Major League Baseball
Frustration builds for free-falling Mets
Major League Baseball

Frustration builds for free-falling Mets

Published Jul. 25, 2012 7:53 p.m. ET

Terry Collins was fed up. David Wright, embarrassed. Reliever Tim Byrdak and catcher Josh Thole let it all out in an argument in the dugout.

The Mets are in a free fall and the frustration of their stunning slide from the playoff race is taking its toll.

Facing Stephen Strasburg on Wednesday in the finale of a winless homestand did not help. The Nationals' ace struck out 11 in seven dominant innings, Michael Morse and Danny Espinosa hit consecutive homers and Washington finished a sweep of New York with a 5-2 victory.

"Once in a while when things go bad you start making excuses, and I don't deal with excuses. I deal with accountability," Collins said. "I deal with standing up and being a man, standing up and being a professional baseball player and playing the game right."


During the Mets' 11th loss in 12 games that dropped the team four games under .500 at 47-51, Byrdak confronted Thole after allowing a two-run homer to Adam LaRoche in the seventh inning. Brydak didn't know the pitches were being called from the dugout. Pitching coach Dan Warthen had to step in to calm the players down.

"I apologized to Josh," Byrdak said.

"You see what happens when you lose 11 out of 12 games or whatever," Thole said. "It caught me off guard a little bit but that's how it goes."

Ike Davis homered for New York in the finale of an 0-6 homestand, their first winless stretch at home of six games or more since 2002. The six-game skid matches a season high.

The Mets' 1-11 slide after the All-Star break is approaching their record for futility to start the second half. The only team worse in club history was its first. The 1962 Mets won just one of their first 15 games and set the mark for losses with a 40-120 record.

"Losing is one thing. The way that we're going about it right now is unacceptable," Wright said. "I just think that the way we're going about our business right now is not the way we did it in the first half."

The Mets went into the All-Star break 46-40 and optimistic they would compete for one of two NL wild-card spots. But injuries to ace Johan Santana, Dillon Gee and closer Frank Francisco and an offense that has stalled has New York fading fast. The Mets have lost 12 games in a span of 13 for first time since 2004.

They were outscored in the two series against the Los Angeles Dodgers and Nationals 36-20, including two meltdowns in extra innings by the bullpen. The relief corps is the worst in the majors and has a 6.02 ERA since the break.

The Mets held just one lead in three games against Washington and even R.A. Dickey's 11-game winning streak came to an end.

"We're going to get through it. You will see a different team in the next 10 days, the next two weeks," Collins said. "We're through making excuses."

The changes began before the Nationals even came to town, when Collins said top prospect Matt Harvey will make his first big league start on Thursday in Arizona - after there was much reluctance from the front office to promote the seventh overall pick in 2010.

The Mets then demoted slumping right fielder Lucas Duda to Triple-A Buffalo on Tuesday and, after Wednesday's game, sent down catcher Mike Nickeas to make room for Rob Johnson's callup. Johnson was Matt Harvey's batterymate in Buffalo.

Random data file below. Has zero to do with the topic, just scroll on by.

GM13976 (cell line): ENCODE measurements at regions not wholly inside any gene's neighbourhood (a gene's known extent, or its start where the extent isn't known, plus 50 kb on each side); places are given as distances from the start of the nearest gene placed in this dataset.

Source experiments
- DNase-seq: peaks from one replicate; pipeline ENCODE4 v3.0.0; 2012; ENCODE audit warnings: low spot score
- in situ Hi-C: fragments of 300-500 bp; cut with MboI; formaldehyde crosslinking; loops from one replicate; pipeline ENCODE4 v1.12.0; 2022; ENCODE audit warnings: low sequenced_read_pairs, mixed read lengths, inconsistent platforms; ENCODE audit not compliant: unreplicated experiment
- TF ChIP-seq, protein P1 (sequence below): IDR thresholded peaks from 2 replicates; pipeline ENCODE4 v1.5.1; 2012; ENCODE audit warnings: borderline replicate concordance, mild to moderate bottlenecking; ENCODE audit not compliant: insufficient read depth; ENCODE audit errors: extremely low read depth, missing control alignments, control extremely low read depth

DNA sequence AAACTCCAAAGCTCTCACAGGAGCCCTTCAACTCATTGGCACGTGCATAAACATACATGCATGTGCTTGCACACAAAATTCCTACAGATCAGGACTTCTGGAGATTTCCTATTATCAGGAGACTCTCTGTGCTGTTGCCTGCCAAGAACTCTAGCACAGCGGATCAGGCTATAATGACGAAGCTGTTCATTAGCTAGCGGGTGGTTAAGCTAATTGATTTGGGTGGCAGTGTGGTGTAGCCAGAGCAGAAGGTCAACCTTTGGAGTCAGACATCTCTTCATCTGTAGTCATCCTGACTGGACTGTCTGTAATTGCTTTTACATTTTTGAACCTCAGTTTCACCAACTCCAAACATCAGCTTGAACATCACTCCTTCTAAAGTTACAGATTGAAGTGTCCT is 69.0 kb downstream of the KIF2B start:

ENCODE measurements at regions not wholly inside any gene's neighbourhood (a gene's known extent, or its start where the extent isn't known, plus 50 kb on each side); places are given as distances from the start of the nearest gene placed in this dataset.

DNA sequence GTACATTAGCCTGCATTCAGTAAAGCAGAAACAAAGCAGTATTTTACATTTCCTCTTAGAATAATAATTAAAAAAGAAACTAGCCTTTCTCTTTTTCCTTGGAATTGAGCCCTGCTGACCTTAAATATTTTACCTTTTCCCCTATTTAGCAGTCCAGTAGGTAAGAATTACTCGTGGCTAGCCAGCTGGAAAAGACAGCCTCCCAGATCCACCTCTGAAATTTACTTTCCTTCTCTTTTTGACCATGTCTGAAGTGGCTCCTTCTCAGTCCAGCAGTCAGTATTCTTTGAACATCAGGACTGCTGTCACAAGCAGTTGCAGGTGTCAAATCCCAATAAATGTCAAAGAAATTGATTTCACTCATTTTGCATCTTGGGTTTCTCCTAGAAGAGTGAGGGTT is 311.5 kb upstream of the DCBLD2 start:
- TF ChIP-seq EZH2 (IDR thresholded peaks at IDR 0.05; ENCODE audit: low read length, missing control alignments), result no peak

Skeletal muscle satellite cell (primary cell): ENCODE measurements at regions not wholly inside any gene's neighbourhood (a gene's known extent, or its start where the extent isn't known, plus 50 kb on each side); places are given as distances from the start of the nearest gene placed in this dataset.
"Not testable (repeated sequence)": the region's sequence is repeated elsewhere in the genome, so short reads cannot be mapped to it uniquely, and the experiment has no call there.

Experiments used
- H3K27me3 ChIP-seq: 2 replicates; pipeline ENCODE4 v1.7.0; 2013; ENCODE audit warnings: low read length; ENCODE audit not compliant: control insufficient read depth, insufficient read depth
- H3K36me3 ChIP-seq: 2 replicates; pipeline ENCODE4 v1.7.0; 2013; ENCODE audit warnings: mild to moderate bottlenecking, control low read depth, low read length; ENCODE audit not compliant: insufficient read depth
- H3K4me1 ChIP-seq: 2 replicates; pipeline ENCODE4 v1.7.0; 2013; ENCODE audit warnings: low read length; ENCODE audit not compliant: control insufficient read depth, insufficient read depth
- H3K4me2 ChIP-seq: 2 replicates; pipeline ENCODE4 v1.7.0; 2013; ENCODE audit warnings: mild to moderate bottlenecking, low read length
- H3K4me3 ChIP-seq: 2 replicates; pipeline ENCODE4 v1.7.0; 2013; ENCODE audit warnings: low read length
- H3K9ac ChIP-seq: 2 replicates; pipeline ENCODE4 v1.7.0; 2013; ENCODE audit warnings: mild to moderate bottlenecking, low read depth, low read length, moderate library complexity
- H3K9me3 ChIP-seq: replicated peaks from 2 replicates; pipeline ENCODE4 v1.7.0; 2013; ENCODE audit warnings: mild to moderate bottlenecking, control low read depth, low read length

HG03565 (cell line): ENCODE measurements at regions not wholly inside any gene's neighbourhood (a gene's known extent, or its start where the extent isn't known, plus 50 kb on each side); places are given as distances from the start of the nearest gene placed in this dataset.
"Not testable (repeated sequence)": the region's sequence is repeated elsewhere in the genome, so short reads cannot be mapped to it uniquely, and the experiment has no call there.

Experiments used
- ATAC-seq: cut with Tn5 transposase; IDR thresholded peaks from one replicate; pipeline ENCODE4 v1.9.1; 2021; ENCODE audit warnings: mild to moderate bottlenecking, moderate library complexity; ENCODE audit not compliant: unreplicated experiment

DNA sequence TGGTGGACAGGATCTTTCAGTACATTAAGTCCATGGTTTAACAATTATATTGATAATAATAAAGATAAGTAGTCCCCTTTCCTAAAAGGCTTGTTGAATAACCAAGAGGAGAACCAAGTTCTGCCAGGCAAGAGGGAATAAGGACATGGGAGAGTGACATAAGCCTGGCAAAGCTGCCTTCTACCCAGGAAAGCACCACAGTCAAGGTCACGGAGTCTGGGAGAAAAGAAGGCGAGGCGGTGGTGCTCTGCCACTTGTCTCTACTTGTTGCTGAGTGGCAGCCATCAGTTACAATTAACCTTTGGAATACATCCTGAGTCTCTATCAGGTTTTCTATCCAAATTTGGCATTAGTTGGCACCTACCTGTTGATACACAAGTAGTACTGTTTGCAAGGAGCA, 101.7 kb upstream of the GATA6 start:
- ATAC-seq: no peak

Wright finished a 4-for-24 homestand by grounding out with runners on second and third and the score 5-2. He struck out three times against Strasburg (11-4), tossing all his equipment after the final K.

The Mets' road back to a respectable place in the standings does not get any easier: they're heading out on an 11-game West Coast trip.

For Thole, though, the flight to the desert couldn't come sooner.

"I don't think it can get any worse than this run now," Thole said. "I can't wait to get out of here."

Starting for Santana, Jeremy Hefner (1-4) labored through six innings, but gave the Mets a chance by working out of several jams. He yielded six hits and three runs - two earned - in his fourth big league start. Hefner struck out seven and walked two.

Hefner put runners on in each inning but the fifth. Morse led off the second with an opposite field drive into the lower deck in right. Espinosa then pulled one halfway up the overhanging upper deck in right field to extend his hitting streak to 11 games.

Espinosa doubled and scored in the fourth when he broke for home on Sandy Leon's soft grounder to Davis, who fielded the ball on the grass in front of first base. Davis' throw was on the mark but Thole could not hold onto the throw to tag the sliding Espinosa. Thole was given an error and the Nationals led 3-1.

That's all Strasburg needed.

The big righty struck out five in a row and gave up four hits in matching his career best for innings, done seven times.

"That's him, that's the way he should pitch. He was very pitch efficient from the get-go. He went right after guys," Washington manager Davey Johnson said. "He's still learning how to pitch in this league. ... He's still a work in progress."

Tyler Clippard, the Nationals' fifth reliever, pitched a perfect ninth for his 18th save.

NOTES: Francisco (knee) allowed one run and three hits in two-thirds of an inning during a rehabilitation appearance with Double-A Binghamton on Wednesday. ... Collins hopes Santana (ankle) will be able to throw off a mound next week. He said Santana is on track to return to the Mets around Aug. 8 or 9. ... Washington is 9-3 against New York this season.


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